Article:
IMHO, far too many here on BRF are keen to kick Russia to the curb. I think this is also a short-sighted response to the aggravation of perceived cost overruns on the Gorshkov/Vikramaditya, and also the supply disruptions that came in the wake of the Soviet collapse. I also think there is some significant misperception of the strategic position of Russia.

It’s because we have the best of Russian stuff already and would like to diversify.

Third, with regards to Russia’s geostrategic position; like India, Russia has concerns about Chinese expansionism; like India, Russia has concerns about terrorism and Islamist militancy; like India, Russia has concerns about petro-dollar fuelled Islamism; WHILE AT THE SAME TIME; unlike the United States, Russia is an energy exporting country; and unlike the United States, Russia’s sovereign debt is below 10% of GDP (much lower than any other MMRCA contender)

Most of the things you have mentioned would apply to Unkill as well.Besides Uncle can offer different things too. Perhaps we should make a table and match who has to offer more..I think Unkill will win.

Undeniably, Russia has gone through a rough patch since the collapse of the USSR, but things are improving rapidly. If India wanted to pick a geopolitical power with which to partner to march into her preferred future, it should not be one that is so beholden to China, which would include America, of course, but increasingly also the EADS member countries.

Europe is going downhill. And its a very close ally of Unkill. Why not Unkill then.??

Some additional rebuttals:
1) A number of posters have commented that India, the world’s largest democracy, is a “natural ally” of America, the world’s oldest democracy. This depiction of America is wrong-headed because the United States didn’t become a true democracy until the Civil Rights act of 1964(!) and the Voting Rights Act of 1965(!!). By this measure, India is an older democracy than is the United States, so please spare us the revisionist depiction of American democracy – overlooking a recent history of racial segregation and disenfranchisement.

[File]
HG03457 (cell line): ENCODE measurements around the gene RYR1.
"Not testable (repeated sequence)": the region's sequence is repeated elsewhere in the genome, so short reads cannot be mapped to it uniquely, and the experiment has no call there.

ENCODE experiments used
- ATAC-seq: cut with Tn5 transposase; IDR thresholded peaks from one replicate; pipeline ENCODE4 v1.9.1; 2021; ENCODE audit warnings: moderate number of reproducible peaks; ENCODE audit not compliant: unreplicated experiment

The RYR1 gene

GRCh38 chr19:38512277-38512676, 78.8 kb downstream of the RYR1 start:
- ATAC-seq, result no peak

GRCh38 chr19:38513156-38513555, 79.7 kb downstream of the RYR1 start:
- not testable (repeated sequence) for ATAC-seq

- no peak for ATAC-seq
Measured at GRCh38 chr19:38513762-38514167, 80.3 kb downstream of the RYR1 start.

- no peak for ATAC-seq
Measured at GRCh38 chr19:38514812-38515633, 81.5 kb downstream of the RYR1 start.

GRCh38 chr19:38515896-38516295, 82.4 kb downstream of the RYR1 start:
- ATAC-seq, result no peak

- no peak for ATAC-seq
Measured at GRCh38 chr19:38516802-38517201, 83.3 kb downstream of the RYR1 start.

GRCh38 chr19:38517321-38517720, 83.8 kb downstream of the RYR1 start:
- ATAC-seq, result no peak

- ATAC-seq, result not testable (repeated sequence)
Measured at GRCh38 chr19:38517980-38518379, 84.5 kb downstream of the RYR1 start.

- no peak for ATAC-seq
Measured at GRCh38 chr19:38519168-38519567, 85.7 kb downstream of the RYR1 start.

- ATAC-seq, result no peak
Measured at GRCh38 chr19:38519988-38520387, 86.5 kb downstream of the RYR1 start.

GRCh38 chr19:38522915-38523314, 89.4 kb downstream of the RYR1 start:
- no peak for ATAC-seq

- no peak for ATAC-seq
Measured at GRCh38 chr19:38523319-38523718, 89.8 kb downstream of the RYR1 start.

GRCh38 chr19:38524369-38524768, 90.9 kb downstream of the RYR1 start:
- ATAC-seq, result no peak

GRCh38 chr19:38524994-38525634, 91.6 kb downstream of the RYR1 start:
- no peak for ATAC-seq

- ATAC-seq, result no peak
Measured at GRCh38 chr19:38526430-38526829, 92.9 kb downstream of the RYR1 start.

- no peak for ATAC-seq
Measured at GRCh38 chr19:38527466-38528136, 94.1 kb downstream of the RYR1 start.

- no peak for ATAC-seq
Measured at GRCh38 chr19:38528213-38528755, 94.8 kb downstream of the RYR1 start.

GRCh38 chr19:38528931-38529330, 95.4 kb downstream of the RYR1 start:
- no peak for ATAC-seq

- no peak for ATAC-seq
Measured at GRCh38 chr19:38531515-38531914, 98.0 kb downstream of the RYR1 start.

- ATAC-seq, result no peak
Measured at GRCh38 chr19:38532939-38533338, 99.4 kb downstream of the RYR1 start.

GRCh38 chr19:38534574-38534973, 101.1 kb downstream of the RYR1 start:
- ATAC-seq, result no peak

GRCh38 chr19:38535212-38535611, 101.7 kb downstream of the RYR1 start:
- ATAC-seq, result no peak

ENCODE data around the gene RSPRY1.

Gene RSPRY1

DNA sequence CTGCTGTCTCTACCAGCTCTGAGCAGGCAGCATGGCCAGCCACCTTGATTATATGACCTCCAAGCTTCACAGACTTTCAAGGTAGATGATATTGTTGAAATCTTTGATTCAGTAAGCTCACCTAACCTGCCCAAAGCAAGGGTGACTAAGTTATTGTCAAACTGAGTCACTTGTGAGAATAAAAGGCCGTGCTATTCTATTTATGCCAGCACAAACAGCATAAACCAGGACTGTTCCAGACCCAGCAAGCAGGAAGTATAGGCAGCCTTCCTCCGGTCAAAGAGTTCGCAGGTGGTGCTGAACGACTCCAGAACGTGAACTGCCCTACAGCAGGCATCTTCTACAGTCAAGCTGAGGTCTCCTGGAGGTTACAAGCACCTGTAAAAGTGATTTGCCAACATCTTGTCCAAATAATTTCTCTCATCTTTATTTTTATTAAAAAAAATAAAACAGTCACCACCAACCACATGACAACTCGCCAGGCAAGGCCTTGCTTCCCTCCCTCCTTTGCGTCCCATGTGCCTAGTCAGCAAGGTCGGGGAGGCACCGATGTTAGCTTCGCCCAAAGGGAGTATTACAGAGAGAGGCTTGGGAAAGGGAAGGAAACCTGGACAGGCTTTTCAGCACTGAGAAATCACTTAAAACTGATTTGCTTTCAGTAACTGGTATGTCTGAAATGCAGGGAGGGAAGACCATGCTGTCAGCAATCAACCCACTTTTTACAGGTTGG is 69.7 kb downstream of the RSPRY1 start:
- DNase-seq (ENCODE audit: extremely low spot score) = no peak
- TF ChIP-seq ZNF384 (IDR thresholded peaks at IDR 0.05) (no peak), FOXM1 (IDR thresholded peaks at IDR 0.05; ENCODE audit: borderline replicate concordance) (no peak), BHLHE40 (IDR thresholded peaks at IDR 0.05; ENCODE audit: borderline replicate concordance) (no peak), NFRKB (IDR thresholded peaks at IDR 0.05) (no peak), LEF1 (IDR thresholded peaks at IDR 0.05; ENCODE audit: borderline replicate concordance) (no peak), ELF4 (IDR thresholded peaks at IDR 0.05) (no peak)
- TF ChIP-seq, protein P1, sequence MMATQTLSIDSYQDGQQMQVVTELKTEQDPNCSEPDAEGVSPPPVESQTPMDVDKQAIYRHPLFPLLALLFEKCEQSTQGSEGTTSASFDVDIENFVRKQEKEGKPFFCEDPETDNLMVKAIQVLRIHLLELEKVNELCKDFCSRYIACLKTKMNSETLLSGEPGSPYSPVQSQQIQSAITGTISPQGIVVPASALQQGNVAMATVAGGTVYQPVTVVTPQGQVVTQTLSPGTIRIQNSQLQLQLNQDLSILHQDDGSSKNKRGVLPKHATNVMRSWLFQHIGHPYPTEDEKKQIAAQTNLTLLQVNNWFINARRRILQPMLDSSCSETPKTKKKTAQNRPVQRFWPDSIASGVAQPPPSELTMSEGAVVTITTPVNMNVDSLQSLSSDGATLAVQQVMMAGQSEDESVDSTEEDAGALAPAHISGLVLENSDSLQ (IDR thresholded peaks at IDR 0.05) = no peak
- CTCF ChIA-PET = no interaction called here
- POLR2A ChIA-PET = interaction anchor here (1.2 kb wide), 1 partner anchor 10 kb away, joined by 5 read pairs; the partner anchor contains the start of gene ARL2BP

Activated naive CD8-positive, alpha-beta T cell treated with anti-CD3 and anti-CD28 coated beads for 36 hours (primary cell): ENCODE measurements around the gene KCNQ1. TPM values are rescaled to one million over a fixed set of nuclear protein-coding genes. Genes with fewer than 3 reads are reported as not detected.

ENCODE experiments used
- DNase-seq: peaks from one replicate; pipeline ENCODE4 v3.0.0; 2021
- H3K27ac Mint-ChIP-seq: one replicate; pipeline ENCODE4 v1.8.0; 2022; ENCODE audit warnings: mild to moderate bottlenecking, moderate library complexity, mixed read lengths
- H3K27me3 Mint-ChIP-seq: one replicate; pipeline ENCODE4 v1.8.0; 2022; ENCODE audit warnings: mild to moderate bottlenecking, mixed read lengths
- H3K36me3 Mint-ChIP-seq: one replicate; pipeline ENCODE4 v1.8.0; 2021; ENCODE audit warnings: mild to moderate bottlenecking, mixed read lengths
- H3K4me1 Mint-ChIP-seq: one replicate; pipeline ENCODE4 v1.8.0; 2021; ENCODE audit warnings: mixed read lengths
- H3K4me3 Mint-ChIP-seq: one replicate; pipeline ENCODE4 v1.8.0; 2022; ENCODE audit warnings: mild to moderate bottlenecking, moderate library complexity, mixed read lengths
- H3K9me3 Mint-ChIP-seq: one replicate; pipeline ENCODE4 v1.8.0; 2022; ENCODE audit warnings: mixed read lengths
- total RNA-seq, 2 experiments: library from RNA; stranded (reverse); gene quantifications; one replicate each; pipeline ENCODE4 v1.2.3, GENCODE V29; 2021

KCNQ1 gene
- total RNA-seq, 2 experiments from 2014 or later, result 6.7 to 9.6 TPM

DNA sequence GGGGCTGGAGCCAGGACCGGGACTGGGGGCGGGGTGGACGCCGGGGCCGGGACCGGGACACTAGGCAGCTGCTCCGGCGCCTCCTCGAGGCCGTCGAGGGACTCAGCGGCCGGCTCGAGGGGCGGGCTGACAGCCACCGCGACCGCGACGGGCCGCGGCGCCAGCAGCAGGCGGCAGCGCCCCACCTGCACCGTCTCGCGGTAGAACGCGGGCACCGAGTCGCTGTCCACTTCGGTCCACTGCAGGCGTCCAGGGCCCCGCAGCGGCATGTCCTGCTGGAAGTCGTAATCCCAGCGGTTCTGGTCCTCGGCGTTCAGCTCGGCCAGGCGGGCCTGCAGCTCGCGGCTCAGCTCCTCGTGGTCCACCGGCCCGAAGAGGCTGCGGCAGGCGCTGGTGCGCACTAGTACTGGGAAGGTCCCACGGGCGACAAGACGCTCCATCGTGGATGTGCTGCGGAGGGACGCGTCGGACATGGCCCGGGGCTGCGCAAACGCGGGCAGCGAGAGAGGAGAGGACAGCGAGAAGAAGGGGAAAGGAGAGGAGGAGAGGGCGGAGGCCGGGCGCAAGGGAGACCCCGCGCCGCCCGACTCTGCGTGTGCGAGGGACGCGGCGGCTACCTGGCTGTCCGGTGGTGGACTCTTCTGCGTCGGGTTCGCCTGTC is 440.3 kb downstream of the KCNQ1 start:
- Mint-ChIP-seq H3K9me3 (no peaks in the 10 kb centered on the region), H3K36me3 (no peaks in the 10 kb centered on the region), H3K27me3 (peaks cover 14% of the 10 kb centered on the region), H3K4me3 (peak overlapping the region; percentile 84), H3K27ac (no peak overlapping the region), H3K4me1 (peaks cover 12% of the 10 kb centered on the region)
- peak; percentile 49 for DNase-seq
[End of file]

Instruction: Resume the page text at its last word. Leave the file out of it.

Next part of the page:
Whats your point?How is this important.?

2) America didn’t enter WWII on the side of the British until the Japanese attacked Pearl Harbour in December 1941! That’s right, America stayed out of the fray from 1939-1942, and in fact a number of American companies and businessmen were trading with the Nazis even after the Americans entered the European theatre, notably IBM which provided a punch-card system the Nazis used to “catalogue” concentration camp prisoners, thereby improving the efficiency of Hitler’s holocaust machine. The take-away lesson here: America has demonstrated a depth of moral bankruptcy that should give any Indian pause when considering formal alliances with the United States.

British and French appeased Hitler to the extent of fighting the only phoney war in history and you were recommending we should buy from them.

3) Have no concern about blow-back on the US-India nuclear deal. For starters, there are entirely different lobbies in the US for nuclear equipments and warplanes, and so little chance that a sour note for one will taint the other. More importantly, India has already made the sound decision to operate low-enriched fuel, heavy-water moderated nuclear reactors, and the Americans have long ago made the *cheap* decision to operate light-water moderated reactors. This means that India doesn’t really want US reactors, only access to other NSG products and fuel. BRIEFLY, the main safety advantage of heavy-water moderated reactors is that a loss of containment, and leakage of heavy water, would result in an automatic shutdown (because the reaction requires ‘slow neutrons’), whereas in the light-water reactors offered by America, a loss of containment and loss of water would result in a meltdown, which is exactly what we’re seeing in Fukushima right now. For this reason, I don’t think India or anyone else would consider buying a light water reactor anymore, because they are inherently unsafe, whereas pressurized heavy-water reactors will always ‘fail safe’. (IMHO, India would be better off buying an AECL reactor from Canada, like the CANDU-6 or ACR-1000, both of which will burn thorium, unlike any American reactor.)

IMHO all this is irrelevant.

Regards
Last edited by RSoami on 17 Mar 2011 22:13, edited 2 times in total.

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Re: MRCA Discussion - October 2, 2010

Postby putnanja » 17 Mar 2011 21:48